First of all, I have never seen him play live. Obviously, I watched him last year when the [World Junior] tournament was in Canada. I watched him play a little bit this year. I can only go by what guys that have been around him say. Chris Chelios is a good friend and was part of the coaching staff and they have nothing but praise for him and how mature he is, how hard he plays and how he handles himself. He just has to take that and bring it to the next level. He's going to be a lot like Connor and Eichel. He's going to be under the microscope, he's going have a tremendous amount of pressure on him, but he seems to handle it well. He plays hard. When I was 17 and I met Gordie Howe, the only thing he said to me was to play hard every day. If you play hard, good things will happen. It's the same advice I would give to Auston Matthews.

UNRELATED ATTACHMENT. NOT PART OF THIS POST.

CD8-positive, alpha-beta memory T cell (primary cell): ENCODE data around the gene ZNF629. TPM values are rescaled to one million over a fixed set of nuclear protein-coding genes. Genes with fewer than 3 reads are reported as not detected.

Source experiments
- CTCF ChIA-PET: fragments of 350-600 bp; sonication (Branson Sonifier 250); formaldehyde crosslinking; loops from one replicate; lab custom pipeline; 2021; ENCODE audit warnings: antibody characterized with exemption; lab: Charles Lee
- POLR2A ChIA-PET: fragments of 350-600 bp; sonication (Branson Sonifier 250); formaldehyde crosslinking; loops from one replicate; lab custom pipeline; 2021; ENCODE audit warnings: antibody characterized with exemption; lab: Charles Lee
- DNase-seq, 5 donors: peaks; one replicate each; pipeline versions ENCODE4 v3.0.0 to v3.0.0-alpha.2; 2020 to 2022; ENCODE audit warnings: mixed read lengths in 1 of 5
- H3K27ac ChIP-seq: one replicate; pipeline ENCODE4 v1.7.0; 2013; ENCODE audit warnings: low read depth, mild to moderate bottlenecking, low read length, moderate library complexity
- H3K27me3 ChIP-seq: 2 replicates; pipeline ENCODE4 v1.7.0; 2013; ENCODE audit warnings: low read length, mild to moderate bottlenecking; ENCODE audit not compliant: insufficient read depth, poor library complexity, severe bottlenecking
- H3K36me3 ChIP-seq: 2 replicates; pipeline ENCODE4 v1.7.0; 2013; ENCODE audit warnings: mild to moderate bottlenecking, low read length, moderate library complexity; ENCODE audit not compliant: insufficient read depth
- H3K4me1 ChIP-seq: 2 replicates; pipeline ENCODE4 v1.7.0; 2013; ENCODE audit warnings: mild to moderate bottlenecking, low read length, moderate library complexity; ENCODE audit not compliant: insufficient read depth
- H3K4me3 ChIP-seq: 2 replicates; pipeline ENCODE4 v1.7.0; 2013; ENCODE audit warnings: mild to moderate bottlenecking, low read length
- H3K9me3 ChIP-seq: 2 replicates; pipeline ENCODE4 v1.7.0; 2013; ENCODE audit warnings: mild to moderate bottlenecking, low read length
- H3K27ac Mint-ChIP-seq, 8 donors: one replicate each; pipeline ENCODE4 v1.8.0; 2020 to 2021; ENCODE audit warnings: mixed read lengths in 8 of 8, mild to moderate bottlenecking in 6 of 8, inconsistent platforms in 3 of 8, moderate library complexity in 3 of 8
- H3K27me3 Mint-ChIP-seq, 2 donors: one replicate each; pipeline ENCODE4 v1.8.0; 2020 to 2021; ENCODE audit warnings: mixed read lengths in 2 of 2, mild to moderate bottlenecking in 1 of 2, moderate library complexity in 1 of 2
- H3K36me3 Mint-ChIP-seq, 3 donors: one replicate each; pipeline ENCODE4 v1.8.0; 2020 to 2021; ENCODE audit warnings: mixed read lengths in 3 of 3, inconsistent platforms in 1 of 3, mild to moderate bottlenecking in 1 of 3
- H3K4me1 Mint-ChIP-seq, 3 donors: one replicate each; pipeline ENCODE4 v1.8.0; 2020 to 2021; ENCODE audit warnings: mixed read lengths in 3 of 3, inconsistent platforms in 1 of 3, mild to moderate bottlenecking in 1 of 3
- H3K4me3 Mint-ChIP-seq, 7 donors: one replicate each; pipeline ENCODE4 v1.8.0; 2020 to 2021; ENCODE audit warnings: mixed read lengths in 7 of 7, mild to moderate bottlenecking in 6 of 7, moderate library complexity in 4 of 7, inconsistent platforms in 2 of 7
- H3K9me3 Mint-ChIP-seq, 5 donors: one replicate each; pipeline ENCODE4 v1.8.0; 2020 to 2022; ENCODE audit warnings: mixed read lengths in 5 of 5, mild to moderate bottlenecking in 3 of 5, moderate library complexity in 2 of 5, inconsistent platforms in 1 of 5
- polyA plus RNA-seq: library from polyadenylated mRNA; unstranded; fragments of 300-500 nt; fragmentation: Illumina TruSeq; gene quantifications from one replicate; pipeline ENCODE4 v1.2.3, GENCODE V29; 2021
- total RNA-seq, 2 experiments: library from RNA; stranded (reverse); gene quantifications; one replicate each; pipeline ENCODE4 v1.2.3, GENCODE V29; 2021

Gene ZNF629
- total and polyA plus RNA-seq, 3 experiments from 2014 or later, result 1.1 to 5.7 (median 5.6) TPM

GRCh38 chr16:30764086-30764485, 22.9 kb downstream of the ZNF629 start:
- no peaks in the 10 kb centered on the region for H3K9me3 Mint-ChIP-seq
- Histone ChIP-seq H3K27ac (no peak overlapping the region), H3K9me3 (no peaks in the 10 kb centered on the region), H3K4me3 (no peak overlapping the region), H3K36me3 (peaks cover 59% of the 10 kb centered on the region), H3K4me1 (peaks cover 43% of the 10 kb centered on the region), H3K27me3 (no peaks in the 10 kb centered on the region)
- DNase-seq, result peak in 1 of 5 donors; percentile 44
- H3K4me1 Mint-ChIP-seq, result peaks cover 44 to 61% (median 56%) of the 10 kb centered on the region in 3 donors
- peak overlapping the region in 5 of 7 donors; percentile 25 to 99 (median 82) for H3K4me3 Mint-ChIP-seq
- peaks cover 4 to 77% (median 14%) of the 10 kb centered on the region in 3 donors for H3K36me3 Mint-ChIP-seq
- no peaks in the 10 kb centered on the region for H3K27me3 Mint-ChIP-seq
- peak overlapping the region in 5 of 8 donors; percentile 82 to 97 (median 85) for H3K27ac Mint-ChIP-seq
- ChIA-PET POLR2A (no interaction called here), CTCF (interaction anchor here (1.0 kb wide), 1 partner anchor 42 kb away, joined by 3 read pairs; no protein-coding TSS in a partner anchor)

Do you take some personal pride in fact that he is from Arizona and is a product of the influence of the Arizona Coyotes and their investment in that market?
I think we are all proud of the fact that our game has expanded tremendously, not only worldwide but in the United States. Years ago, you would have never thought a Florida team would put its name on the Cup, for that matter, Dallas came in and won a Stanley Cup. Now you have three Stanley Cups in California between two teams. The game itself is growing. Kids are now growing up in places like California, Arizona and Florida with another option as a kid to play and participate in youth sports, and hockey is one of those sports now that is an option for kids to say, you know what, I really like skating and I want to try to play hockey and watch the National Hockey League. The NHL has done an amazing job of growing the sport and making it better and bigger than it has ever been.
You have to say goodbye to Rexall Place next week. What is that going to be like for you?